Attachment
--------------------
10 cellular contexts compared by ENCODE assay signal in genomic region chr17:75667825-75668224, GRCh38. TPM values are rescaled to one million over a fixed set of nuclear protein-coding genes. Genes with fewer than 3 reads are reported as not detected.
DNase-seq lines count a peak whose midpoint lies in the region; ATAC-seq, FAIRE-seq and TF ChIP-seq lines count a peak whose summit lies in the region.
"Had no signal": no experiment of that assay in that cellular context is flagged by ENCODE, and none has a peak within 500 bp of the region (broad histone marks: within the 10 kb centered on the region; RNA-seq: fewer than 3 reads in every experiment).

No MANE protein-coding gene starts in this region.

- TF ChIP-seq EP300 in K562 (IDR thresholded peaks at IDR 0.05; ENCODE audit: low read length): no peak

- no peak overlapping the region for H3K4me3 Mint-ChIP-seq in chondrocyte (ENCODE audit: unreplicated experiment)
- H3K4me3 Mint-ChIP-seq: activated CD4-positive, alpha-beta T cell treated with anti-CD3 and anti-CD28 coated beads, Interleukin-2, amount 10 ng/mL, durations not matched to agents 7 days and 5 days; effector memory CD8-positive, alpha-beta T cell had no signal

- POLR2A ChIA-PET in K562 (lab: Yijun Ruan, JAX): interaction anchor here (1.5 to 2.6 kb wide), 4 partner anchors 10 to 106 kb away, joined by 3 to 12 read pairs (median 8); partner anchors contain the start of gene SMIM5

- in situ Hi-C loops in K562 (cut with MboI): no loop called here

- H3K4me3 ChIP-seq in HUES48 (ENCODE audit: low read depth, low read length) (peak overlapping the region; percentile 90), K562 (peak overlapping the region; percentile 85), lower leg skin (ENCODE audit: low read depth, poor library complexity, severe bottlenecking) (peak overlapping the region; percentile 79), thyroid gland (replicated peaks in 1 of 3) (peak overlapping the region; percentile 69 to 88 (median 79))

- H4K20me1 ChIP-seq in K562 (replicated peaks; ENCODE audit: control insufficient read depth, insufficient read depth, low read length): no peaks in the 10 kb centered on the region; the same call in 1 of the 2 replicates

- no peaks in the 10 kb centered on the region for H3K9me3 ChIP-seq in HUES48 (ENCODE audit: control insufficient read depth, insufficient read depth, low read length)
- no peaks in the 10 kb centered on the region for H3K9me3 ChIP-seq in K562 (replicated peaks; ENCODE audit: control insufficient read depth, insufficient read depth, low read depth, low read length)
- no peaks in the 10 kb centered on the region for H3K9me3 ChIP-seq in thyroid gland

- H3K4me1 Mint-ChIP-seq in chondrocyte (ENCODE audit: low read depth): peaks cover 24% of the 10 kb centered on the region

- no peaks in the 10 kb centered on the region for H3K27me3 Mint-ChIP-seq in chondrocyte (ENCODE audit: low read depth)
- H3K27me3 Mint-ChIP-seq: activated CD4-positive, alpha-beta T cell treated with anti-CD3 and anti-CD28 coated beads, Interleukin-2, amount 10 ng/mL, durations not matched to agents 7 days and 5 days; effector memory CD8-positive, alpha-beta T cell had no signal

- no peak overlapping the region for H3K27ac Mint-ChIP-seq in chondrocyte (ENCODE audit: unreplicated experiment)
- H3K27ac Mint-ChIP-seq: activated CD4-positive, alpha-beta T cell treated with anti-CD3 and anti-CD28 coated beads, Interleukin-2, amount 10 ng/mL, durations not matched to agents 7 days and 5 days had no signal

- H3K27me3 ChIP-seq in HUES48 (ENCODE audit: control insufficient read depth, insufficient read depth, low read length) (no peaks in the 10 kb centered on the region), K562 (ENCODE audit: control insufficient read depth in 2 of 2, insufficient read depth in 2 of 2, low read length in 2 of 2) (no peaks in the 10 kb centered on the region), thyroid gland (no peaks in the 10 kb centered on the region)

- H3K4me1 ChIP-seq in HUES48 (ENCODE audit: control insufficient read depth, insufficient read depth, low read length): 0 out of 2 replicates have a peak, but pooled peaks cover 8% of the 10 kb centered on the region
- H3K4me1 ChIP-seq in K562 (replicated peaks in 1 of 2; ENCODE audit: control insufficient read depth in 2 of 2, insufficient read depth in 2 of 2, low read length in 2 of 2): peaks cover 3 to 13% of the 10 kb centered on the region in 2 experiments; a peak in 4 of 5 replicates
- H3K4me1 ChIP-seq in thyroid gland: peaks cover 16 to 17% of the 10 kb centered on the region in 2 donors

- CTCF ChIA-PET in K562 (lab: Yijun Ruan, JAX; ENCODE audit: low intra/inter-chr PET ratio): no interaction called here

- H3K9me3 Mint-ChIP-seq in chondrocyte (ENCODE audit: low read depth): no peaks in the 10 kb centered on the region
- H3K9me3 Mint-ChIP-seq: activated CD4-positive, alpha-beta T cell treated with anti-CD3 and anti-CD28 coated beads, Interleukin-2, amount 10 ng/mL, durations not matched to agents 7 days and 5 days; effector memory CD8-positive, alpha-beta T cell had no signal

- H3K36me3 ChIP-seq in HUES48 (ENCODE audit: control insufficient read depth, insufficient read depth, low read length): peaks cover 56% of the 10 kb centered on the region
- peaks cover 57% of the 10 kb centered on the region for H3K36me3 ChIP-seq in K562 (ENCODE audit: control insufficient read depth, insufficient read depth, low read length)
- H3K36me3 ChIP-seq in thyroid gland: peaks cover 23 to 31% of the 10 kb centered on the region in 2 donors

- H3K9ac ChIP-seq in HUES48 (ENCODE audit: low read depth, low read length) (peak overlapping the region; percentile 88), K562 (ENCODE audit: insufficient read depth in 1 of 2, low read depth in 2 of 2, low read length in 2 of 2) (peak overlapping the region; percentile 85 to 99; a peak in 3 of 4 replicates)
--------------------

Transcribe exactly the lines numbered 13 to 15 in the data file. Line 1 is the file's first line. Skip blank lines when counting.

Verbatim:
- no peaks in the 10 kb centered on the region for H3K9me3 ChIP-seq in K562 (replicated peaks; ENCODE audit: control insufficient read depth, insufficient read depth, low read depth, low read length)
- no peaks in the 10 kb centered on the region for H3K9me3 ChIP-seq in thyroid gland

- H3K4me1 Mint-ChIP-seq in chondrocyte (ENCODE audit: low read depth): peaks cover 24% of the 10 kb centered on the region